Although English is a compulsory subject from 3rd grade onward, Vietnamese still have a hard time achieving fluency. In fact, Vietnam is listed in the low-proficiency category for English literacy, with approximately 22 million students and tens of millions of working age people struggling with even conversational English.
Despite the incredible advances in digital learning, Vietnam’s education system still largely follows a traditional offline model. Admittedly, its benefits are many: face-to-face interaction, better concentration and a deeper interpersonal connection. But as the coronavirus crisis has launched a large, unplanned experiment in online learning, the advantages of a blended system have become apparent. For many educators who are trying to balance the needs of students with safety, digitization seems to be the answer.
Join us in our discussion with Ms. Nguyen Thi Hoa (Chairman and Co-founder of IMAP Vietnam Education and Training) as we look at the digital roadmap her English center has put in place, including a game-changing partnership with the world's leading pronunciation learning app, ELSA.
What kind of teaching methods does IMAP employ to tend to the needs of Vietnamese students?
IMAP applies the S-SMART training model built around five developmental pillars, including interactions inside the classroom, language practicality, ways to inspire, interpersonal communication and refinement of knowledge.
Unlike traditional classes, teachers at IMAP use questioning techniques that are challenging enough to excite students, yet are still easy to follow. With this approach, teachers and students collaborate on lesson plans, giving students the opportunity to express their views.
One of the biggest challenges language students face is sentence-forming. This happens when the knowledge of grammatical structures hasn’t yet been converted into a skill. To overcome this, IMAP follows the Skill - Knowledge - Skill rule where students start with listening and reading before applying skills naturally drawn from these core lessons to speaking and writing.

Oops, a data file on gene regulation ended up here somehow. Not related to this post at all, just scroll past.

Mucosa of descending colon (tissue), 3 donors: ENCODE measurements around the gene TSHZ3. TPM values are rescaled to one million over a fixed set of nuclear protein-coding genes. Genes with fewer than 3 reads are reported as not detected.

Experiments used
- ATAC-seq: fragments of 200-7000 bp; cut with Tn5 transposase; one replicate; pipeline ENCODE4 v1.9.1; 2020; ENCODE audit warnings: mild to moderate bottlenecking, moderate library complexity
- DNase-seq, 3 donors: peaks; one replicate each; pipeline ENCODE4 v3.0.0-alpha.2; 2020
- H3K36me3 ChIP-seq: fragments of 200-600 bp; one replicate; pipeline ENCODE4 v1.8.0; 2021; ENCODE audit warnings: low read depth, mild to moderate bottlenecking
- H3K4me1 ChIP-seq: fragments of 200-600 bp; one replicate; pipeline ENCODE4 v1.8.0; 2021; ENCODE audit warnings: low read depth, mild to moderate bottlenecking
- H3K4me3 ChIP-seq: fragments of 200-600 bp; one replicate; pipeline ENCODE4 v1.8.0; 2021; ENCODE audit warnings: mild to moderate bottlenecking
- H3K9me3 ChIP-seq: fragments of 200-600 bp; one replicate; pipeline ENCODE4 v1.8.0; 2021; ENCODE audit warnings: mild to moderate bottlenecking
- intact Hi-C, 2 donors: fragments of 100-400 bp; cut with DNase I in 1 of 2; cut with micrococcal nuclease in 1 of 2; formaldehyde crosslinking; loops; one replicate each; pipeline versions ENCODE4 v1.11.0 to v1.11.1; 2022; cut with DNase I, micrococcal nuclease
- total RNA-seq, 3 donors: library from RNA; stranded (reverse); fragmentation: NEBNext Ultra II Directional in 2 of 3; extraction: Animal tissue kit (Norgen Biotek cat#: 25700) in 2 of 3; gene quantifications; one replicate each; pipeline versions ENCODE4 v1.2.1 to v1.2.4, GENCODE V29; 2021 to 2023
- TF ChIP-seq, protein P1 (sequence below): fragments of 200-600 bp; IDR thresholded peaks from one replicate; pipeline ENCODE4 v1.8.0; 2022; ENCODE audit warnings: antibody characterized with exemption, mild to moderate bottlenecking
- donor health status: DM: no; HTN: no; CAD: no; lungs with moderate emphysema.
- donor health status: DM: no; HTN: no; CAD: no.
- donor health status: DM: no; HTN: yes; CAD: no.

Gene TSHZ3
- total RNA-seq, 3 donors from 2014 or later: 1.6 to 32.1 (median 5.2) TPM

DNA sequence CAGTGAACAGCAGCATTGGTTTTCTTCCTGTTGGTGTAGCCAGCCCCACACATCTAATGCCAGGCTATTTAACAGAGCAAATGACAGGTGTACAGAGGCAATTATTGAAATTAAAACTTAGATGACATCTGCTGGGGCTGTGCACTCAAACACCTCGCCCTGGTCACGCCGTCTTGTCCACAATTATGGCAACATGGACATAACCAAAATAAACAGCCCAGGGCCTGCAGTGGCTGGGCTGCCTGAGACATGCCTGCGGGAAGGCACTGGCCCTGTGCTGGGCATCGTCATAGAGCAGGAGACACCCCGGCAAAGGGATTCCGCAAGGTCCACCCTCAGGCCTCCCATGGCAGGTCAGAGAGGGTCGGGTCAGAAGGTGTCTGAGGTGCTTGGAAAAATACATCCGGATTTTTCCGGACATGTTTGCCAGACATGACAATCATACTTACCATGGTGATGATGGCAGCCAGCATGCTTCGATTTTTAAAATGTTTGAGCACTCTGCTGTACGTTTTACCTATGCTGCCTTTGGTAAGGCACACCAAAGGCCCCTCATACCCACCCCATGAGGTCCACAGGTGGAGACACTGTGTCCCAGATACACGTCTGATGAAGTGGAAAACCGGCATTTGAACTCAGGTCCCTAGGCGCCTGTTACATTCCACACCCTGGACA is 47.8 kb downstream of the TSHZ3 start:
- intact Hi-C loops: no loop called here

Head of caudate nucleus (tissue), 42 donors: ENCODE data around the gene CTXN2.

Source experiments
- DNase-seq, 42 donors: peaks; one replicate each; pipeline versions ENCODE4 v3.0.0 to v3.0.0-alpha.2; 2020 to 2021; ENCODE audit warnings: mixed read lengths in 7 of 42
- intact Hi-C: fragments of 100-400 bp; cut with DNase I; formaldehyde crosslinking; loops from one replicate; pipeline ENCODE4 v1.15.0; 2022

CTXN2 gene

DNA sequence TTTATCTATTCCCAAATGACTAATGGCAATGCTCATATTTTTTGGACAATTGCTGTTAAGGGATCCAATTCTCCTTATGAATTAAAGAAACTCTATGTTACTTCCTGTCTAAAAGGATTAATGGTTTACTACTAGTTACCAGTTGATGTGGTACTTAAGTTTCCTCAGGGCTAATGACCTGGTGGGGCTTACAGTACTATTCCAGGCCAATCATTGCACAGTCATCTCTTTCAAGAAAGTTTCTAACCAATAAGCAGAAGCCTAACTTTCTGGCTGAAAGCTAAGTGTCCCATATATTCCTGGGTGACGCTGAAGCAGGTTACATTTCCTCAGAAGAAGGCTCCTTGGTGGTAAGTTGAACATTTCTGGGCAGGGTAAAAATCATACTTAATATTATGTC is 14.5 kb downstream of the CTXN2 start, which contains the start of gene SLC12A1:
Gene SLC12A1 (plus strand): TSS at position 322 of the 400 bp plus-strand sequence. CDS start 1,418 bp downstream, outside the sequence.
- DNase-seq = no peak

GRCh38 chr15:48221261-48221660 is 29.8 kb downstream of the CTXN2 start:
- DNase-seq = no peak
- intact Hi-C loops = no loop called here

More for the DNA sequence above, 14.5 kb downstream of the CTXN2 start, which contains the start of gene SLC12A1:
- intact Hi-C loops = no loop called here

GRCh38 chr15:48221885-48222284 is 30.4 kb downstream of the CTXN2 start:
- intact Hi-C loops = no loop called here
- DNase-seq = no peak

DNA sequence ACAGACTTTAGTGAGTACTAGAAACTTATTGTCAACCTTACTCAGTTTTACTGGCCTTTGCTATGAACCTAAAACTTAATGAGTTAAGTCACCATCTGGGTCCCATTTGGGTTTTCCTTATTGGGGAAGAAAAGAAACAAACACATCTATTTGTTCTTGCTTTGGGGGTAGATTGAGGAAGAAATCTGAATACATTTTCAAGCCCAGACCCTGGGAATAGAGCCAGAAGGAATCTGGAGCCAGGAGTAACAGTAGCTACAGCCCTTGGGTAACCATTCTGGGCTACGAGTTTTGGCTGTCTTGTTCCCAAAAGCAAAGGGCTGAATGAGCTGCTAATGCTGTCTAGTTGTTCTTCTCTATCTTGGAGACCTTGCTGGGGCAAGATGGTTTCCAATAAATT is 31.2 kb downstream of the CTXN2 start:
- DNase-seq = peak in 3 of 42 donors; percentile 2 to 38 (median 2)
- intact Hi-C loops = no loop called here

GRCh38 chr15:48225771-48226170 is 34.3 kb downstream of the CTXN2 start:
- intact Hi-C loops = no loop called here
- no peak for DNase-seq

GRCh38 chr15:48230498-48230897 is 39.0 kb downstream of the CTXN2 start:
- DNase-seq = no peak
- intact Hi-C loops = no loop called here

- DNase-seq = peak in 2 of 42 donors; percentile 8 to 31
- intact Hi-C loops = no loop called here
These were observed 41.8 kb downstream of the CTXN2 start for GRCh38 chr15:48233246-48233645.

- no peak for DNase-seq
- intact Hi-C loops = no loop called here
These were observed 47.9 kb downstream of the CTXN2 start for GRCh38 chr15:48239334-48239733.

Crucially, from the very beginning our students are placed into an environment where they can practice conversational skills. The PACES approach is highly personalized and includes five steps: proposal, analyze, conclusion, enhance and small exercise. The last step in particular helps students practice instinctual application of the knowledge they have just acquired.
One of our strengths is that our teachers aim to inspire, not simply impart knowledge. They build strong relationships with the students, take care of them to make sure they are comfortable in class and provide additional after-school tutoring through social networking platforms.
And lastly, it’s about what we teach: instead of trying to include everything there is to know about the English language, we refine the curriculum for the purpose of arming our students with core knowledge that will help them achieve their respective goals.
What are the challenges and opportunities facing the English language training market in the country?
As Vietnam is stepping up international integration and local companies are focusing on market expansion, there will be more and more opportunities for the Vietnamese to find employment with multinationals, both overseas and domestically. To benefit from these opportunities, today’s students and those already in the labor market must become more aware of the innumerable prospects fluency in English will open for them.
While this provides a fertile ground for growth, the English training market also needs to hedge against inevitable challenges such as fierce competition. With the proliferation of training centers ranging from large- to small-sized, students have the opportunity to compare the quality and service of each training model making them more aware of what’s available but also more demanding.
Another challenge we see with students of working age specifically is that often work and family demands take precedence, which interrupts their learning process and directly affects their learning ability. Other students struggle with goal-setting and can’t articulate their reasons for studying English.